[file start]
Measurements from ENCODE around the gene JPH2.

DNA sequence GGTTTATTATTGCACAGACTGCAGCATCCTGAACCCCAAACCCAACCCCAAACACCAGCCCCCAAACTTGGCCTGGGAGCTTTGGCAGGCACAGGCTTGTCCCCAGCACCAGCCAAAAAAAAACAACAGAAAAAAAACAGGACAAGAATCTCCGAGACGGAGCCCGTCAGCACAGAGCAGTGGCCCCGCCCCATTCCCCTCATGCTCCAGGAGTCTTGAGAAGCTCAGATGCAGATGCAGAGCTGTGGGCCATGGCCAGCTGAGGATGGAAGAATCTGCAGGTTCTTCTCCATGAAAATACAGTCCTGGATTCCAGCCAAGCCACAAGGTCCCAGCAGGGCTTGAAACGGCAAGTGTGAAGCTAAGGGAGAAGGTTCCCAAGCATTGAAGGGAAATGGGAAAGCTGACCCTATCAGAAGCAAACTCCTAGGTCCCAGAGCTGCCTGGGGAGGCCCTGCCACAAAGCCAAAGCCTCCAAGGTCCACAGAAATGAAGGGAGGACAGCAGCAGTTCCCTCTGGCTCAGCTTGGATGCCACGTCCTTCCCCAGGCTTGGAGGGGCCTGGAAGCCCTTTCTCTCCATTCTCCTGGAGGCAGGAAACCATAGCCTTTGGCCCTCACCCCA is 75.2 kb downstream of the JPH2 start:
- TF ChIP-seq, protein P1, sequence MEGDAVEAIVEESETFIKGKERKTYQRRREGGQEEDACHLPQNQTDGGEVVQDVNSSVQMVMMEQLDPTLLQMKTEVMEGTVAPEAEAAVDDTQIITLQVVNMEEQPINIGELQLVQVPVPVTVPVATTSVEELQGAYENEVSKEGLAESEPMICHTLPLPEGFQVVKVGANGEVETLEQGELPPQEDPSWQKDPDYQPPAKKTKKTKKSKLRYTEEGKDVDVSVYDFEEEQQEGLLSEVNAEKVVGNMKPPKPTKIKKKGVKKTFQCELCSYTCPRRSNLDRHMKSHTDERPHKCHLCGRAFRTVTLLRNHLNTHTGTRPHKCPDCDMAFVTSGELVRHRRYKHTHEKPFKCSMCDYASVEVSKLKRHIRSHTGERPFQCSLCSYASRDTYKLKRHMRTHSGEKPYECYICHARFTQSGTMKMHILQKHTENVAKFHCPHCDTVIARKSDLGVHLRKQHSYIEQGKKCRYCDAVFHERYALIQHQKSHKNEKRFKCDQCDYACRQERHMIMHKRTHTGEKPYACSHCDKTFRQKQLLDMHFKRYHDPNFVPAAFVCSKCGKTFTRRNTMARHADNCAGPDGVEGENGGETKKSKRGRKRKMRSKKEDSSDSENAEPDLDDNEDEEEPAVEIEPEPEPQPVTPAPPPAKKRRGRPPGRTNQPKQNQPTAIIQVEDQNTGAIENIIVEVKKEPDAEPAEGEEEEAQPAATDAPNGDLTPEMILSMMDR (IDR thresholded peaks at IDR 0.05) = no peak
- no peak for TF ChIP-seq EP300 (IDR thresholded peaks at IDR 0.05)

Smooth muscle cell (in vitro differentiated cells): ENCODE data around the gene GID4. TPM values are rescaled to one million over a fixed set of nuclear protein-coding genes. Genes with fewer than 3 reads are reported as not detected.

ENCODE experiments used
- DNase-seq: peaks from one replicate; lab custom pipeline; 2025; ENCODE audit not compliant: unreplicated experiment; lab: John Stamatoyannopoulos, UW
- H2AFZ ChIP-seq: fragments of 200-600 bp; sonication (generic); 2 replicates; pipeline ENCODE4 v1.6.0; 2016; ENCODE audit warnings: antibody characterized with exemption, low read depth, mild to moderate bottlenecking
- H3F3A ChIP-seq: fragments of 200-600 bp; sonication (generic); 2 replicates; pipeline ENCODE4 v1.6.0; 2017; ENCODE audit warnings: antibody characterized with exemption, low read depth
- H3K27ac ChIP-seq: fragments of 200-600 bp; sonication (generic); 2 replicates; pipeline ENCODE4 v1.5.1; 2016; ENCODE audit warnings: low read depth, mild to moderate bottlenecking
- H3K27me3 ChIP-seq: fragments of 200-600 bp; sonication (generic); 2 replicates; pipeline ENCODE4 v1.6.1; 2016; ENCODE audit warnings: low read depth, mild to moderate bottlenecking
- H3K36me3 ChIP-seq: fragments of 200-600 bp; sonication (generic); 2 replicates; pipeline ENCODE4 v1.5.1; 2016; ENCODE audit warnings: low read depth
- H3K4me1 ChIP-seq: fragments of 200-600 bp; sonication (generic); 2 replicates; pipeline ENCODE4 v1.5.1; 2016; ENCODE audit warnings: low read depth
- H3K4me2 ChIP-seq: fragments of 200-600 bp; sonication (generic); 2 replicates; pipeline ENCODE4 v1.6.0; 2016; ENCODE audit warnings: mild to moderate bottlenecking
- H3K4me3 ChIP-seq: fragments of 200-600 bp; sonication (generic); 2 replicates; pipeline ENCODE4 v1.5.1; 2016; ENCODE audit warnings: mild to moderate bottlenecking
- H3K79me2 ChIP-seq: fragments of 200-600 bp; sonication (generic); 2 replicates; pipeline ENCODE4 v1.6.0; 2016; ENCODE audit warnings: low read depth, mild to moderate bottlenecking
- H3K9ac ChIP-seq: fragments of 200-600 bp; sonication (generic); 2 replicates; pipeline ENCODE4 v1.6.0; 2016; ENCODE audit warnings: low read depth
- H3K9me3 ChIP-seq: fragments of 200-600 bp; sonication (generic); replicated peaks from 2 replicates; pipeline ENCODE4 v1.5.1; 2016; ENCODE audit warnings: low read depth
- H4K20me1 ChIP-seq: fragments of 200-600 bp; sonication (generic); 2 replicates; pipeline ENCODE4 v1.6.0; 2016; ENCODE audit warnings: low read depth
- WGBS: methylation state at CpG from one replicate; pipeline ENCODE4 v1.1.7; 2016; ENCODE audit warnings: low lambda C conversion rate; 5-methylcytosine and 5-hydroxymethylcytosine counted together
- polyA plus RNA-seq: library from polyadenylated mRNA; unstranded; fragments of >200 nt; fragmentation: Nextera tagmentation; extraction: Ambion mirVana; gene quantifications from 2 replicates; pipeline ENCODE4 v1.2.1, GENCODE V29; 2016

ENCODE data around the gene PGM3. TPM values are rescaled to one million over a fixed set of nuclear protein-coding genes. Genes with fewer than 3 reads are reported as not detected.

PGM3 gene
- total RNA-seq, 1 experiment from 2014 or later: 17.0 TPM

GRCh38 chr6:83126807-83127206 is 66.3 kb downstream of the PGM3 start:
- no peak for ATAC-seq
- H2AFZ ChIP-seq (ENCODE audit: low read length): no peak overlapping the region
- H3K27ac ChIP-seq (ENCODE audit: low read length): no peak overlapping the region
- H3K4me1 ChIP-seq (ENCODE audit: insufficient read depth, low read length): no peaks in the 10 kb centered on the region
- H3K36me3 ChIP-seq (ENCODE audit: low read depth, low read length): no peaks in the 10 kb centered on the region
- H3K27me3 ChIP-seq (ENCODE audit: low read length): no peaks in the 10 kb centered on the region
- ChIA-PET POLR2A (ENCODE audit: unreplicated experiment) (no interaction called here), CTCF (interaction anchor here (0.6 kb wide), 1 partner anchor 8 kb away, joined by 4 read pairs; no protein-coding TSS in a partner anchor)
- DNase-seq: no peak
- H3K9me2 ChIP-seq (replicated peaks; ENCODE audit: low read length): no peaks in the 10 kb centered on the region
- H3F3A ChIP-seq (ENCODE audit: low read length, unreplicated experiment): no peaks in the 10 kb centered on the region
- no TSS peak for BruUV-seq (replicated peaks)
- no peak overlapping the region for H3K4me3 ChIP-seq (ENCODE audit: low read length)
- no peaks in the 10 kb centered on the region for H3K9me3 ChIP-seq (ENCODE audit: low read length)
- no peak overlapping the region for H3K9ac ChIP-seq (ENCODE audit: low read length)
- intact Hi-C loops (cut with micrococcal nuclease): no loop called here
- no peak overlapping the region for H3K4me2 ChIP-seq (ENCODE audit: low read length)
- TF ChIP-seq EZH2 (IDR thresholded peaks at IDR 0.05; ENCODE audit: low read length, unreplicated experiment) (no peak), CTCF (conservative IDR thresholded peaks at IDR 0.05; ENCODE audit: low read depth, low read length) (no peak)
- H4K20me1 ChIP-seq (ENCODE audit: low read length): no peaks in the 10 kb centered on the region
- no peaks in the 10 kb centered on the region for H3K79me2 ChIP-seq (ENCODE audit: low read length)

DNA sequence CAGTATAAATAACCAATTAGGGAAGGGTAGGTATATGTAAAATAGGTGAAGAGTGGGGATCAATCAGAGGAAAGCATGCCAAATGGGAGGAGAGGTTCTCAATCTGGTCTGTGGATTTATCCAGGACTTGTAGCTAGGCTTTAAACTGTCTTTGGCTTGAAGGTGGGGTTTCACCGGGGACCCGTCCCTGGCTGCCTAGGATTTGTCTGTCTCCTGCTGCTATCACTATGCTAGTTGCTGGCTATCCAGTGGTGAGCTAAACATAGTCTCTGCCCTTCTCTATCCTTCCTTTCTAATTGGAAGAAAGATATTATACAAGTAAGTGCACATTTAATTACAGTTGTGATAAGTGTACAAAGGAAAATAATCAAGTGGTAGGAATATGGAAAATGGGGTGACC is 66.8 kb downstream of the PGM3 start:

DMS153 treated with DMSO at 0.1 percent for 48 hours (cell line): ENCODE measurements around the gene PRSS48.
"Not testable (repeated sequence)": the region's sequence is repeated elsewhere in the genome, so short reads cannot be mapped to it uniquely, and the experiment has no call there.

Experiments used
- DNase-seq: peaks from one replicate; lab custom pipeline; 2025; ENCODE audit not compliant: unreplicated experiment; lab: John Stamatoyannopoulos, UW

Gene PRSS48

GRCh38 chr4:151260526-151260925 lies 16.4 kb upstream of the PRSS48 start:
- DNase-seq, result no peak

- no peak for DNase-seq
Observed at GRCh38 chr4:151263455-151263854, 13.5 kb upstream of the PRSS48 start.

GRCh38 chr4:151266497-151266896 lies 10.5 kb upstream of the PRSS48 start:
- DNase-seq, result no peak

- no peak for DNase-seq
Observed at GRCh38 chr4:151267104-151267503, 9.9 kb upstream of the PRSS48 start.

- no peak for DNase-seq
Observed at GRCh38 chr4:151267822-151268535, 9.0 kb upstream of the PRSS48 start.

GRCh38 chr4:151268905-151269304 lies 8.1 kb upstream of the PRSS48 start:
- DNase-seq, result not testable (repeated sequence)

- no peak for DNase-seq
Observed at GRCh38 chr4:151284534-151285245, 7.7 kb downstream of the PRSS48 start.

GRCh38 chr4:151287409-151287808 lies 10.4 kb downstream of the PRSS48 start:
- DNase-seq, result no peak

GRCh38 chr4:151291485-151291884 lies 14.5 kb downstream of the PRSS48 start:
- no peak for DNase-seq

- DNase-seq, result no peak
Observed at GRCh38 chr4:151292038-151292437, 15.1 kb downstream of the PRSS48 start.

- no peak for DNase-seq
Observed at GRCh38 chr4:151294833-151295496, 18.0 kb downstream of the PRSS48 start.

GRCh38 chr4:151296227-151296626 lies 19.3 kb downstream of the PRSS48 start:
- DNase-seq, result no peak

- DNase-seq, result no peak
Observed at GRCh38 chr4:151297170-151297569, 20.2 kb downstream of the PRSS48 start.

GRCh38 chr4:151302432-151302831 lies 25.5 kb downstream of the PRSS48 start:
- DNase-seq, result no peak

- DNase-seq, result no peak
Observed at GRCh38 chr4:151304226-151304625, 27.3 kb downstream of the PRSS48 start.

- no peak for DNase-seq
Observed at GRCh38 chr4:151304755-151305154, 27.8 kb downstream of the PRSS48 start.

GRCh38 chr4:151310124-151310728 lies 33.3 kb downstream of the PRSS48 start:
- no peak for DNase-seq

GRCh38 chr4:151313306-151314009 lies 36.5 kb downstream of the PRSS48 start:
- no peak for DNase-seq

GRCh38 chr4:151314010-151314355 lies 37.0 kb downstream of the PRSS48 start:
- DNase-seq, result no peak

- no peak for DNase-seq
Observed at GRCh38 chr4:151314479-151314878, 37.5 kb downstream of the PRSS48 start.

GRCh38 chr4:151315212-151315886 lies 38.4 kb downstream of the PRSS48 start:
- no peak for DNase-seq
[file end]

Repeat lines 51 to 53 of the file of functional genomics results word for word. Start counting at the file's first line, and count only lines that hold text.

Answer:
GRCh38 chr4:151260526-151260925 lies 16.4 kb upstream of the PRSS48 start:
- DNase-seq, result no peak

- no peak for DNase-seq